Study Programs
programs

Bridging the Gap: Observations and Theory of Star Formation Meet on Large and Small Scales

Team Leads
Phil Hopkins (Caltech)
Jorge L. Pineda (JPL)
Julianne Dalcanton (Washington University)

Opening Workshop: November 3-7, 2014

The drive to understand galaxy formation and evolution over the lifetime of the universe has justified vast space-based and ground-based facilities, as well as the development of new technologies. We have identified a multi-disciplinary important scientific topic in the area of galaxy formation and evolution that has the potential to motivate specific technological and mission requirements. Succinctly, this is by connecting the most sophisticated cosmological simulations of galaxy formation and evolution, which are able to resolve features as small as a few light years in size, with detailed observational studies of star formation in the Milky Way and nearby galaxies.

The alchemy of star formation, and the modes by which that activity couples to the broader galactic environment, occurs on small spatial scales. These scales, however, can only be traced with great sophistication in the local universe, as witnessed by observations using Spitzer, Herschel, SOFIA, and ALMA. The scales studied in the local universe are "sub-grid" for the purpose of cosmological simulations that make valiant efforts to include the physics of star formation and its feedback to the local environment. The fundamental uncertainties in how this sub-grid physics is incorporated into the larger picture are by far the greatest limitation in successfully modelling, and fundamentally understanding how galaxy formation and evolution actually works.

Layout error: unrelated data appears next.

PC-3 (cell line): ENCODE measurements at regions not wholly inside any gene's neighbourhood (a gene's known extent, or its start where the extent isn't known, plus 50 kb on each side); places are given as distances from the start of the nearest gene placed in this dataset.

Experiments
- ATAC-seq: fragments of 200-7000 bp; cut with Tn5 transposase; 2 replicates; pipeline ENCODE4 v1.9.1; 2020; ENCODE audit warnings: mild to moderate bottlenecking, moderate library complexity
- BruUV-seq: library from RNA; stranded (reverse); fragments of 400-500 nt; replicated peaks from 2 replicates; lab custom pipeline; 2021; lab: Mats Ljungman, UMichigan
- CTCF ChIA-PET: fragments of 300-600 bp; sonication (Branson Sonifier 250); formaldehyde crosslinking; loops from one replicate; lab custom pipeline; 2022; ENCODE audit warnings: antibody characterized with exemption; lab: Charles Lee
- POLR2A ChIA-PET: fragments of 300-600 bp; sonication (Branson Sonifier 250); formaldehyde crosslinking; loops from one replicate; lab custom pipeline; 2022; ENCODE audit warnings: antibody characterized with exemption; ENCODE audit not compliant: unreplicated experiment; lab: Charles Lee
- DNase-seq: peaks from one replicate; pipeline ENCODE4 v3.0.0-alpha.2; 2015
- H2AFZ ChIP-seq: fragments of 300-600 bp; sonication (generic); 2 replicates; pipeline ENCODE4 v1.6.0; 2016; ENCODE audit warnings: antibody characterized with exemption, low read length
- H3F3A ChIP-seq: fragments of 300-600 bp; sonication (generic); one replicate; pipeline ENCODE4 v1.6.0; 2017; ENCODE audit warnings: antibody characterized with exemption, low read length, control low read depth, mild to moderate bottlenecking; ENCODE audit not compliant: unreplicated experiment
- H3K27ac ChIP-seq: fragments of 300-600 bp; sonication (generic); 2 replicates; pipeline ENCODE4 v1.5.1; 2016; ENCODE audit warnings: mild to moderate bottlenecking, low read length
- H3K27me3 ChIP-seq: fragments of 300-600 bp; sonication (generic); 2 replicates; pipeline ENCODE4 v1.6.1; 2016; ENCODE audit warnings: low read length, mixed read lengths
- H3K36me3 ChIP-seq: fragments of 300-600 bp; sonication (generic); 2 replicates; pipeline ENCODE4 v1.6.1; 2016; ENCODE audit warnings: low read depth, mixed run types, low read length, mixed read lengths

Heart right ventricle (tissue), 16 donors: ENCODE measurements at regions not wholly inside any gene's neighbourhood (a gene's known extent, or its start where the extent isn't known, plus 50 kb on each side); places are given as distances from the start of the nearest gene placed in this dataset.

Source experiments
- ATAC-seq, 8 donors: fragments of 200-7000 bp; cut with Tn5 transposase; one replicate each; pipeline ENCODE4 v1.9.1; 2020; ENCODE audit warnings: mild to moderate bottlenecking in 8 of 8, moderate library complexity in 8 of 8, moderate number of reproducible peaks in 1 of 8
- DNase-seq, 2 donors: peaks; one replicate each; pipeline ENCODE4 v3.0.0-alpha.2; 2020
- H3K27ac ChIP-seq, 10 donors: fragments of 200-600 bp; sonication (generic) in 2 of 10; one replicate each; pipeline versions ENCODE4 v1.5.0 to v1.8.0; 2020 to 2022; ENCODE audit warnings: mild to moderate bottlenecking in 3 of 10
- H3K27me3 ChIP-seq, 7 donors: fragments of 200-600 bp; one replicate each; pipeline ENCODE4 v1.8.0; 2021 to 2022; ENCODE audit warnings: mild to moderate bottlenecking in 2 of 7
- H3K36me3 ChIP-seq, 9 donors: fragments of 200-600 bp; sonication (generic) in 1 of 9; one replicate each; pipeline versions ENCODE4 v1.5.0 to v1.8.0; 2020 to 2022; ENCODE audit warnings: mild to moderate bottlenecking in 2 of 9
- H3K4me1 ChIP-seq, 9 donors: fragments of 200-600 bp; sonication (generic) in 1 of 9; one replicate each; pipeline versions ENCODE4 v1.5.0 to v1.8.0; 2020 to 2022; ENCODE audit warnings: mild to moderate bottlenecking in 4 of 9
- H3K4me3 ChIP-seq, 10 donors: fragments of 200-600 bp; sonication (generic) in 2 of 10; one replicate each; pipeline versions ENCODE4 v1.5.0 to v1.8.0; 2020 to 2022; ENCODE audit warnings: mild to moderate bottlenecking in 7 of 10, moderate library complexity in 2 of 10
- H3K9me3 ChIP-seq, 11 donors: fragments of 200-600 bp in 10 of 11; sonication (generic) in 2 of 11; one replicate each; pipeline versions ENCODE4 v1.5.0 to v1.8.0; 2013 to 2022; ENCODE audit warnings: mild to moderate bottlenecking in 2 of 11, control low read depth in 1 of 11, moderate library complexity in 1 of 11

The purpose of this study program is to get world-class representatives of the galaxy formation, star formation, and associated detector and mission technology communities to interact with each other with sufficient focus to generate new ideas for:

  1. New observations that can be used to constrain models.
  2. Definition of tests of different models and prescriptions for star formation that will be of interest for observers.
  3. Requirements for future instruments and space missions to enable the synthesis of these research areas.

For questions contact: Phil Hopkins, Jorge L. Pineda, Julianne Dalcanton, or Michele Judd

 

Phil Hopkins

Study Co-Lead Phil Hopkins, from Caltech.

Jorge L. Pineda

Study Co-Lead Jorge L. Pineda, from JPL.

Julianne Dalcanton

Study Co-Lead Julianne Dalcanton, from Washington University.